These reports are transcribed exactly as published in the Pennsylvania Gazette (Philadelphia, Pennsylvania). The long s (ſ) was in common usage in the mid-eighteenth century
Tuesday, January 16, 1753: "Capt. Freeman from North Carolina, as he came out the 23d of December laſt, heard at Ocracock Bar, That two Sloops were caſt away between that Place and Cape Hatteras; that it was ſuppoſed they were New-England Men, by ſome Cyder and Earthen Ware being found on board; but that the People had got aſhore, and were gone up to the North County; Capt. Freeman ſaw one of [t]he Sloops, and fays, they run aſhore but a few Days before."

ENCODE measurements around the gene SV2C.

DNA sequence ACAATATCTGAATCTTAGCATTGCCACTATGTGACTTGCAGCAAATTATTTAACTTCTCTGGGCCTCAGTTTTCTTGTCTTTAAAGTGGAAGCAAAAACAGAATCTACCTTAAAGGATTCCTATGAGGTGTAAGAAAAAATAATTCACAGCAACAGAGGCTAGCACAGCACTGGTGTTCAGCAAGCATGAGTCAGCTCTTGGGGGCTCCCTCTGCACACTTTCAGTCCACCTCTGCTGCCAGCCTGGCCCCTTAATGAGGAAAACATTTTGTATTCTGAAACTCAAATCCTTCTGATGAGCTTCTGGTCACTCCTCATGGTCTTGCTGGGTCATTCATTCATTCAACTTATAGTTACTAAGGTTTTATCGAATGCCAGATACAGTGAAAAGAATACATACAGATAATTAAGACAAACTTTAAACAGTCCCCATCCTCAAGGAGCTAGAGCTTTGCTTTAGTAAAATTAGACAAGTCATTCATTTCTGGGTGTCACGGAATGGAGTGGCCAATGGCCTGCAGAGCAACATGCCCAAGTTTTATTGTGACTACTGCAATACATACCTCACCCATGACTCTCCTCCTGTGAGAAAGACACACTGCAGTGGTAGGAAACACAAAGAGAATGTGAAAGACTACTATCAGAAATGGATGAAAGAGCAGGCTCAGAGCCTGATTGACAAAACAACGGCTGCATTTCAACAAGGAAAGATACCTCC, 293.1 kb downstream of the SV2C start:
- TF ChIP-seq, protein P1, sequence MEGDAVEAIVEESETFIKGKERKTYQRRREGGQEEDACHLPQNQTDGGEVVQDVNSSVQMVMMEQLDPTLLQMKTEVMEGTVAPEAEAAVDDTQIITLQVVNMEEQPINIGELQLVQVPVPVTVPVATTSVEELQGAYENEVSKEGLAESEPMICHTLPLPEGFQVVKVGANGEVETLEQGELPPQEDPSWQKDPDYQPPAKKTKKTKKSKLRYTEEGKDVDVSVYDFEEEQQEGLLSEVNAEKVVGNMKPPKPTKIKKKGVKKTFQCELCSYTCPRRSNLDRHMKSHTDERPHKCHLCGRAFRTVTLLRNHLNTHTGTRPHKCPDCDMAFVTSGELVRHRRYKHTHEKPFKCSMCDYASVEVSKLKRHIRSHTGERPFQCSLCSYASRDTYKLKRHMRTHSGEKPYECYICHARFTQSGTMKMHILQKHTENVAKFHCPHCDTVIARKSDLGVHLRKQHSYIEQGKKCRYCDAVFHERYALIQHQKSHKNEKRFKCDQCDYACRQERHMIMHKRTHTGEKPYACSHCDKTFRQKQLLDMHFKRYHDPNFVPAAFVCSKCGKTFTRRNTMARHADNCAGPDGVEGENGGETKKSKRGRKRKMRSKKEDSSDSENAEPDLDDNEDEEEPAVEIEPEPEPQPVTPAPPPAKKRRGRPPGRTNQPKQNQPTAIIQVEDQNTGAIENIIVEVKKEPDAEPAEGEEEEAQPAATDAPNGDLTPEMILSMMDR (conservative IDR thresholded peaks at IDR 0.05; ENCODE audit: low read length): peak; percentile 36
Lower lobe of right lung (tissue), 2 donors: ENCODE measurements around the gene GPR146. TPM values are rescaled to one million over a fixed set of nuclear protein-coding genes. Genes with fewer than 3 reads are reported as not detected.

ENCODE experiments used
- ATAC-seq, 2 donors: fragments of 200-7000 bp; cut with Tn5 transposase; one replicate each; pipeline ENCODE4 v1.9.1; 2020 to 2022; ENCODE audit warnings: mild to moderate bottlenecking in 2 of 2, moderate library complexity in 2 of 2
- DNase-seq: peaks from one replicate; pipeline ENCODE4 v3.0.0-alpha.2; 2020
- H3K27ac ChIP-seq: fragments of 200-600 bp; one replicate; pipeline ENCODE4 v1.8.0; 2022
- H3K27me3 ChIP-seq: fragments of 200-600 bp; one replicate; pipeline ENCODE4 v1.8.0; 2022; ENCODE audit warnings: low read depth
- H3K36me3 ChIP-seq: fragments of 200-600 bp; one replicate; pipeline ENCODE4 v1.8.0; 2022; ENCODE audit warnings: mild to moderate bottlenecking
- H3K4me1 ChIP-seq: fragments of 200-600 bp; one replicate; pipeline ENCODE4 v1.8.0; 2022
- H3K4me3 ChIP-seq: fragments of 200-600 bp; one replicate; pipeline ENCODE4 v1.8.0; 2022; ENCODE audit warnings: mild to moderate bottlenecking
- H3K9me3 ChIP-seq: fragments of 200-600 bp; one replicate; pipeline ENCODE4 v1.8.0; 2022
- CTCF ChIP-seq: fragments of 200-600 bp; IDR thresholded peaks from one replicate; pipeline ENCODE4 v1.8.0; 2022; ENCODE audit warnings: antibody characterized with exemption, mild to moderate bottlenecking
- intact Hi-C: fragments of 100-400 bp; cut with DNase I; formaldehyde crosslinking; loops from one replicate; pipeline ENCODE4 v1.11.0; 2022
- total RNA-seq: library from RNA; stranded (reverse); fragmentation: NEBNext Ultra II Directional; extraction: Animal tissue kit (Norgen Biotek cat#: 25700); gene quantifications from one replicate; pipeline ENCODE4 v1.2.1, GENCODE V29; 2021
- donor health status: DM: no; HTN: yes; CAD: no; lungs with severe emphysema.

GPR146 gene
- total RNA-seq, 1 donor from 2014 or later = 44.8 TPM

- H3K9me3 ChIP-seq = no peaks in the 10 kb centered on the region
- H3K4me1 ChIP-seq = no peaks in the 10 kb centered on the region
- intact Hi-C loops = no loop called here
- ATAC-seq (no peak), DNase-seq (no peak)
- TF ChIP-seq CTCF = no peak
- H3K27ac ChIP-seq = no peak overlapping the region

Thursday, April 5, 1753: "We have Intelligence, by a Veſſel in five Days from North-Carolina, That a Boſton Ship, bound into Ocracock, was caſt away the Beginning of March Laſt, near the Inlet, and the Veſſel and Part of the Cargo loft."
Thursday, June 6, 1754: "Capt Jackſon, from Edenton in North Carolina, in three Weeks, ſays, That fourteen Days ago, a Schooner, bound from Antigua, called the Queen Caroline, John Sawyer Maſter, was caſt away on Ocracock Bar; and that the Crew were ſaved, but the Veſſel and Cargo entirely loſt."
This month's Ocracoke Newsletter is research into the origin of the Ocracoke Island Wahab family. You can read the
article here: http://www.villagecraftsmen.com/news022115.htm.